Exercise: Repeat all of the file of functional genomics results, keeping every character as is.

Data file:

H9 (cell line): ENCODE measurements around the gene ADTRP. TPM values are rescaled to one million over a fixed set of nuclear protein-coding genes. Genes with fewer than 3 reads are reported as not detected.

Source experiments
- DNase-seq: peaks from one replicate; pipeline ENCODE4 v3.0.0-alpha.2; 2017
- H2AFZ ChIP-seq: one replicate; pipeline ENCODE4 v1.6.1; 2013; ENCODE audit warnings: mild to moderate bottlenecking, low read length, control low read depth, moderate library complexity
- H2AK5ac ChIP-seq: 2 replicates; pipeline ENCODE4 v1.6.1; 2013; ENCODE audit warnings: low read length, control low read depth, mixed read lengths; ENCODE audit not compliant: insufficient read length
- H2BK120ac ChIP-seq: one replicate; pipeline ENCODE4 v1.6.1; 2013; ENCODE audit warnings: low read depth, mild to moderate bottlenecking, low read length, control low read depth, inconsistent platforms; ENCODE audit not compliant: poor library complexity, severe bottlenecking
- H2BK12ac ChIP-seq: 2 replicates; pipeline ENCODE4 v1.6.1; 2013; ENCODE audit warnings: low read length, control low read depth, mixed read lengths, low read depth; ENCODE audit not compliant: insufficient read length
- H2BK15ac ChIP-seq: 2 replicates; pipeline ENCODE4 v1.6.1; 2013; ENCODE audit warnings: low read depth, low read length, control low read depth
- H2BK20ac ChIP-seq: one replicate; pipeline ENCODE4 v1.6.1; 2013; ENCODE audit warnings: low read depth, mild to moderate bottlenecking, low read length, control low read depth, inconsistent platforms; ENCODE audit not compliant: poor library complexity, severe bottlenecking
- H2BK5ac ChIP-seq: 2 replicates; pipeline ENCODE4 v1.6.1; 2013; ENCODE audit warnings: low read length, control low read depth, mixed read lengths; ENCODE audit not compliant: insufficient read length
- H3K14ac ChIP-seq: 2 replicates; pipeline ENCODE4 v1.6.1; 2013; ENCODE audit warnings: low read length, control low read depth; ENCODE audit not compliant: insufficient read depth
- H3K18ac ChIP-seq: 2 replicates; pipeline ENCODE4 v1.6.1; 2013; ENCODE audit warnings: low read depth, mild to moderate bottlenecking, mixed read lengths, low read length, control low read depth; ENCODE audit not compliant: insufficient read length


H9 (cell line): ENCODE measurements around the gene ADTRP. TPM values are rescaled to one million over a fixed set of nuclear protein-coding genes. Genes with fewer than 3 reads are reported as not detected.

Source experiments
- DNase-seq: peaks from one replicate; pipeline ENCODE4 v3.0.0-alpha.2; 2017
- H2AFZ ChIP-seq: one replicate; pipeline ENCODE4 v1.6.1; 2013; ENCODE audit warnings: mild to moderate bottlenecking, low read length, control low read depth, moderate library complexity
- H2AK5ac ChIP-seq: 2 replicates; pipeline ENCODE4 v1.6.1; 2013; ENCODE audit warnings: low read length, control low read depth, mixed read lengths; ENCODE audit not compliant: insufficient read length
- H2BK120ac ChIP-seq: one replicate; pipeline ENCODE4 v1.6.1; 2013; ENCODE audit warnings: low read depth, mild to moderate bottlenecking, low read length, control low read depth, inconsistent platforms; ENCODE audit not compliant: poor library complexity, severe bottlenecking
- H2BK12ac ChIP-seq: 2 replicates; pipeline ENCODE4 v1.6.1; 2013; ENCODE audit warnings: low read length, control low read depth, mixed read lengths, low read depth; ENCODE audit not compliant: insufficient read length
- H2BK15ac ChIP-seq: 2 replicates; pipeline ENCODE4 v1.6.1; 2013; ENCODE audit warnings: low read depth, low read length, control low read depth
- H2BK20ac ChIP-seq: one replicate; pipeline ENCODE4 v1.6.1; 2013; ENCODE audit warnings: low read depth, mild to moderate bottlenecking, low read length, control low read depth, inconsistent platforms; ENCODE audit not compliant: poor library complexity, severe bottlenecking
- H2BK5ac ChIP-seq: 2 replicates; pipeline ENCODE4 v1.6.1; 2013; ENCODE audit warnings: low read length, control low read depth, mixed read lengths; ENCODE audit not compliant: insufficient read length
- H3K14ac ChIP-seq: 2 replicates; pipeline ENCODE4 v1.6.1; 2013; ENCODE audit warnings: low read length, control low read depth; ENCODE audit not compliant: insufficient read depth
- H3K18ac ChIP-seq: 2 replicates; pipeline ENCODE4 v1.6.1; 2013; ENCODE audit warnings: low read depth, mild to moderate bottlenecking, mixed read lengths, low read length, control low read depth; ENCODE audit not compliant: insufficient read length